Clad in bright green, protesters took to UC campuses across California this week to stand with the American Federation of State, County and Municipal Employees Local 3299.
In late April, the UC system settled on a contract that unfairly went against many of the requests of the employee union — such as a 3 percent wage increase annually for four years, when the union called for a 6 percent increase each year for three years. Additionally, it would also delay retirement for five years and continue to outsource jobs to low-wage contractors.
Instead of trying to address workers’ rights, the UC has routinely shown disdain for these peaceful protests. In a press release from the UC Office of the President, the administration called it “highly inappropriate that AFSCME is now using a strike as a negotiating tactic.” But after a year of fruitless discussions, what could be more appropriate than this?
The past three days have shown that with UC workers on strike, medical services, dining halls and classes are all significantly impacted. These are the workers who are making the lowest wages in the UC system, but they make up our foundation. The UC system’s penny-pinching doesn’t just disrupt the university — it disregards the importance of some of its hardest workers.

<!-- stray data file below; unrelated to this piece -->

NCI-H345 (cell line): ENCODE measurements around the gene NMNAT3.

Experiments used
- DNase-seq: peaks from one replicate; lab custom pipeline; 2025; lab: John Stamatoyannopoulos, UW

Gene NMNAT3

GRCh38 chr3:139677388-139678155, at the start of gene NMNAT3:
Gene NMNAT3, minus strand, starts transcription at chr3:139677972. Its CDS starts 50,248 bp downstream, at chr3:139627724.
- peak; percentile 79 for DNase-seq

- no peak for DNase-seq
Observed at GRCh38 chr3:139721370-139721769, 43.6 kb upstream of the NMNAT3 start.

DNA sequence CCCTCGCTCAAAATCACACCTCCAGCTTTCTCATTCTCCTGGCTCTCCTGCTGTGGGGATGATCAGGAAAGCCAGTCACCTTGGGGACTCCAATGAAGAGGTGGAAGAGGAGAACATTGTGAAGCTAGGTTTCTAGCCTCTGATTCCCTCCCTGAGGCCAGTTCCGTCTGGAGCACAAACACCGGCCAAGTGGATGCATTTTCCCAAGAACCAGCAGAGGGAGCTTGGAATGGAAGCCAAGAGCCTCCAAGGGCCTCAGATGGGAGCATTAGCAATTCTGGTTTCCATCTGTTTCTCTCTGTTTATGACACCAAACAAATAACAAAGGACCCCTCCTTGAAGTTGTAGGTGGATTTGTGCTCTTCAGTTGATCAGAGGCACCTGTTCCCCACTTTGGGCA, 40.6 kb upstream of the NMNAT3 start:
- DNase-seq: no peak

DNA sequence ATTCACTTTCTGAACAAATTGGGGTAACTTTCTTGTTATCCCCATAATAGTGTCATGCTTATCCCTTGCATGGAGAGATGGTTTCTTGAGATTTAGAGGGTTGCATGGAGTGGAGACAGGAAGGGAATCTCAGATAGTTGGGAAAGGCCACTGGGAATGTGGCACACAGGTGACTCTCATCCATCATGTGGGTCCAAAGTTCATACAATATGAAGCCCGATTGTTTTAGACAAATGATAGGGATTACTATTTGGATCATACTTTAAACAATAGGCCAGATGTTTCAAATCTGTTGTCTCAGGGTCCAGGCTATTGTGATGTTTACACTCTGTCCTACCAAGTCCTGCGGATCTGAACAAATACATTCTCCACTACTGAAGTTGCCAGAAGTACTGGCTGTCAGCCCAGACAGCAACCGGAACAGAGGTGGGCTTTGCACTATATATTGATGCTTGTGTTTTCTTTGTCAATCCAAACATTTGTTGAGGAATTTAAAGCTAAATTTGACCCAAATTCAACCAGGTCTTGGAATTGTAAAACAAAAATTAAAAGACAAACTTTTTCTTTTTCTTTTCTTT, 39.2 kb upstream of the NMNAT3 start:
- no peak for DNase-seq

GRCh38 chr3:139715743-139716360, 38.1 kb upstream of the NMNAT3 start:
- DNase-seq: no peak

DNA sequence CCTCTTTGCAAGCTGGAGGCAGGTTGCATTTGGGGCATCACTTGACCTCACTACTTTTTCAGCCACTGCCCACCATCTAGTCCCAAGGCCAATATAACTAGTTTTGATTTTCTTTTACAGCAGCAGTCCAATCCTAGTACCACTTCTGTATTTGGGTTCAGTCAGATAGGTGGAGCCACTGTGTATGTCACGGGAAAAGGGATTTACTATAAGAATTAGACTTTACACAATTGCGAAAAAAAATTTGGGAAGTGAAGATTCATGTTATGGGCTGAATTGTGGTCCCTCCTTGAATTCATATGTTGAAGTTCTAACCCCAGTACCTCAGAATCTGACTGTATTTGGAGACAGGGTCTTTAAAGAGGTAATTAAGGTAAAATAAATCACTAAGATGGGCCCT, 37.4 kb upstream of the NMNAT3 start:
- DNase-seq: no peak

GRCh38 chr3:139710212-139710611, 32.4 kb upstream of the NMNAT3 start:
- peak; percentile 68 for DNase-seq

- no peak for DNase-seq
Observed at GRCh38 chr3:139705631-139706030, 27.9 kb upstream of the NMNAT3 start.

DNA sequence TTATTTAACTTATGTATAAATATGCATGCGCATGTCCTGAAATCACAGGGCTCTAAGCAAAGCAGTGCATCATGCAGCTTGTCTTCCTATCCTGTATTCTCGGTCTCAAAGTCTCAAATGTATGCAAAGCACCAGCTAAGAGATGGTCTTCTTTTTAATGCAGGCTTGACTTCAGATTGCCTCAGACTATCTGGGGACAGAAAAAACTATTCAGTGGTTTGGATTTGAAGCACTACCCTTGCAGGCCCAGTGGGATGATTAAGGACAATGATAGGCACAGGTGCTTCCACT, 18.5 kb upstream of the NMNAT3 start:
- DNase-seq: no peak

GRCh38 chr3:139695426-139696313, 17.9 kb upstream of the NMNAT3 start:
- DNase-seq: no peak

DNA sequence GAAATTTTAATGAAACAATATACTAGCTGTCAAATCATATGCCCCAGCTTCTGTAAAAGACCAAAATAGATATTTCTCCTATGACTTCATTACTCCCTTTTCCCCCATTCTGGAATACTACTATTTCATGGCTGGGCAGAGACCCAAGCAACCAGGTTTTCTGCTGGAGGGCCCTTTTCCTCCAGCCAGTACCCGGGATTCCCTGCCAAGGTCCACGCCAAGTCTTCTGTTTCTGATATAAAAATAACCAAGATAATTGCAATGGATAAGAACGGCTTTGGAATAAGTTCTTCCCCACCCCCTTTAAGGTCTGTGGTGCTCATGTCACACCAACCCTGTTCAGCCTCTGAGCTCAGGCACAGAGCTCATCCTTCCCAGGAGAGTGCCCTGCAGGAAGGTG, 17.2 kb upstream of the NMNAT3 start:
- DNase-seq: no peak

And if, despite these protests, the UC system goes through with denying workers the financial benefits they are requesting, can students and faculty trust that it will put its resources to good use? In a 2017 state audit, the UC Office of the President was found to have hidden $175 million in budget reserve funds. In the face of looming tuition hikes and underpaid workers, the university’s top administrators have found their pockets bulging with salary increases and lavish benefits.
The UC’s failure to act has led to U.S. Sen. Kamala Harris, D-California, backing out of speaking at UC Berkeley’s 2018 commencement ceremony. Although this news disappointed many graduating seniors, it has rightly elevated the urgency of this issue.
By reducing its workers to numbers on a pay stub, the UC is dehumanizing the people who play an integral role in the university. What this strike has reinforced is that our campuses aren’t just made of lecture halls, offices and residence halls — they’re made of the real people who are struggling to make living wages and be heard.
Editorials represent the majority opinion of the Editorial Board as written by the opinion editor.